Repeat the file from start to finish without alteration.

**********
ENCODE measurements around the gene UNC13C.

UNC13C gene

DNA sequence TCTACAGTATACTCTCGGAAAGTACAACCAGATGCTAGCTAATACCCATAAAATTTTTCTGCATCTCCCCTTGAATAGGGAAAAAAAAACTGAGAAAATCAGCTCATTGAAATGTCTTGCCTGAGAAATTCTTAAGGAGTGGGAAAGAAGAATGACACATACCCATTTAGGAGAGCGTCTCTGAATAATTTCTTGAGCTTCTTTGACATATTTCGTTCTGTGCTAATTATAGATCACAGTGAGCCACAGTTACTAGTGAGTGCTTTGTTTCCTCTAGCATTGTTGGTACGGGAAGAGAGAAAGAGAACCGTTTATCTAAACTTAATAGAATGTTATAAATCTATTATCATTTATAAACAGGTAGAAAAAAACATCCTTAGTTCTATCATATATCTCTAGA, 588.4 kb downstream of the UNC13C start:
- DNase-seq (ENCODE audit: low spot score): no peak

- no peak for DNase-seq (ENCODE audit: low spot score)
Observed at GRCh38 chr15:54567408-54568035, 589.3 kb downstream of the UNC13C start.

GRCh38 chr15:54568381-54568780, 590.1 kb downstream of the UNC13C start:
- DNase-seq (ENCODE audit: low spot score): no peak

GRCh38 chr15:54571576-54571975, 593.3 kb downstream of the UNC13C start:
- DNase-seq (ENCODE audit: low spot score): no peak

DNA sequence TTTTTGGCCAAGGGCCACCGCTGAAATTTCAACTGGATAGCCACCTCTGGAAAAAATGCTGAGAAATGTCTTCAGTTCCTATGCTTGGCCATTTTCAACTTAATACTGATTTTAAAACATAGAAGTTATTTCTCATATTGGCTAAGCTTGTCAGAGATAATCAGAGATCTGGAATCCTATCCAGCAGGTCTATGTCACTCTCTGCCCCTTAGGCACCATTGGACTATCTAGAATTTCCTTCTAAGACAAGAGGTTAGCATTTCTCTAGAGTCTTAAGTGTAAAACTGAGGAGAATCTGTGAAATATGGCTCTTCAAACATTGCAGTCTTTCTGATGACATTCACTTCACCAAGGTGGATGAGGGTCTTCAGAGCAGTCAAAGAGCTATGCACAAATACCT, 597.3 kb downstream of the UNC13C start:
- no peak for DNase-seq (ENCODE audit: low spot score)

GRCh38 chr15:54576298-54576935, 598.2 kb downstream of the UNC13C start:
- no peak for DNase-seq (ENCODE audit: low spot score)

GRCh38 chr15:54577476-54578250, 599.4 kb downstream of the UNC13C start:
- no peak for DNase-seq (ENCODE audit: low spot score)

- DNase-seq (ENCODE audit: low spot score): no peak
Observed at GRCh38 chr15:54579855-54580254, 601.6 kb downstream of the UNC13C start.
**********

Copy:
ENCODE measurements around the gene UNC13C.

UNC13C gene

DNA sequence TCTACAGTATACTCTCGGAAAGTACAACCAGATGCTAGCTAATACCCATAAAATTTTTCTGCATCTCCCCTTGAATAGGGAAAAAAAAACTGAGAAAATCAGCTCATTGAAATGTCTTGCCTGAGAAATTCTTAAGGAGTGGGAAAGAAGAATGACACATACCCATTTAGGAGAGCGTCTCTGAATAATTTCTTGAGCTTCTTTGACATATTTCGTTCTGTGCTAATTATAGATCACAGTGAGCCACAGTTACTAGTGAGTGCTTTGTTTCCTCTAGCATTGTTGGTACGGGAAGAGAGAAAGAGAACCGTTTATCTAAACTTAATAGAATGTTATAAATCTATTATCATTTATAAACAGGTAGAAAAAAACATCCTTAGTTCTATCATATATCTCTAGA, 588.4 kb downstream of the UNC13C start:
- DNase-seq (ENCODE audit: low spot score): no peak

- no peak for DNase-seq (ENCODE audit: low spot score)
Observed at GRCh38 chr15:54567408-54568035, 589.3 kb downstream of the UNC13C start.

GRCh38 chr15:54568381-54568780, 590.1 kb downstream of the UNC13C start:
- DNase-seq (ENCODE audit: low spot score): no peak

GRCh38 chr15:54571576-54571975, 593.3 kb downstream of the UNC13C start:
- DNase-seq (ENCODE audit: low spot score): no peak

DNA sequence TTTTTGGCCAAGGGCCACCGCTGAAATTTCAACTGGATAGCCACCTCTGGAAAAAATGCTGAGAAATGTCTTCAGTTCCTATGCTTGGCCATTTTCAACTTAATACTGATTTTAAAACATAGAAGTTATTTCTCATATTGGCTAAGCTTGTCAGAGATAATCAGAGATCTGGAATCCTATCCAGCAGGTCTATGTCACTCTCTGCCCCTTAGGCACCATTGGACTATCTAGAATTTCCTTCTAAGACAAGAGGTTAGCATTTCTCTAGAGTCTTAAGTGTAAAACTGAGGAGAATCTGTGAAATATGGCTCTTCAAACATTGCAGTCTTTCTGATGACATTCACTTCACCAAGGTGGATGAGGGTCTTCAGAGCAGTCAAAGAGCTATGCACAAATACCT, 597.3 kb downstream of the UNC13C start:
- no peak for DNase-seq (ENCODE audit: low spot score)

GRCh38 chr15:54576298-54576935, 598.2 kb downstream of the UNC13C start:
- no peak for DNase-seq (ENCODE audit: low spot score)

GRCh38 chr15:54577476-54578250, 599.4 kb downstream of the UNC13C start:
- no peak for DNase-seq (ENCODE audit: low spot score)

- DNase-seq (ENCODE audit: low spot score): no peak
Observed at GRCh38 chr15:54579855-54580254, 601.6 kb downstream of the UNC13C start.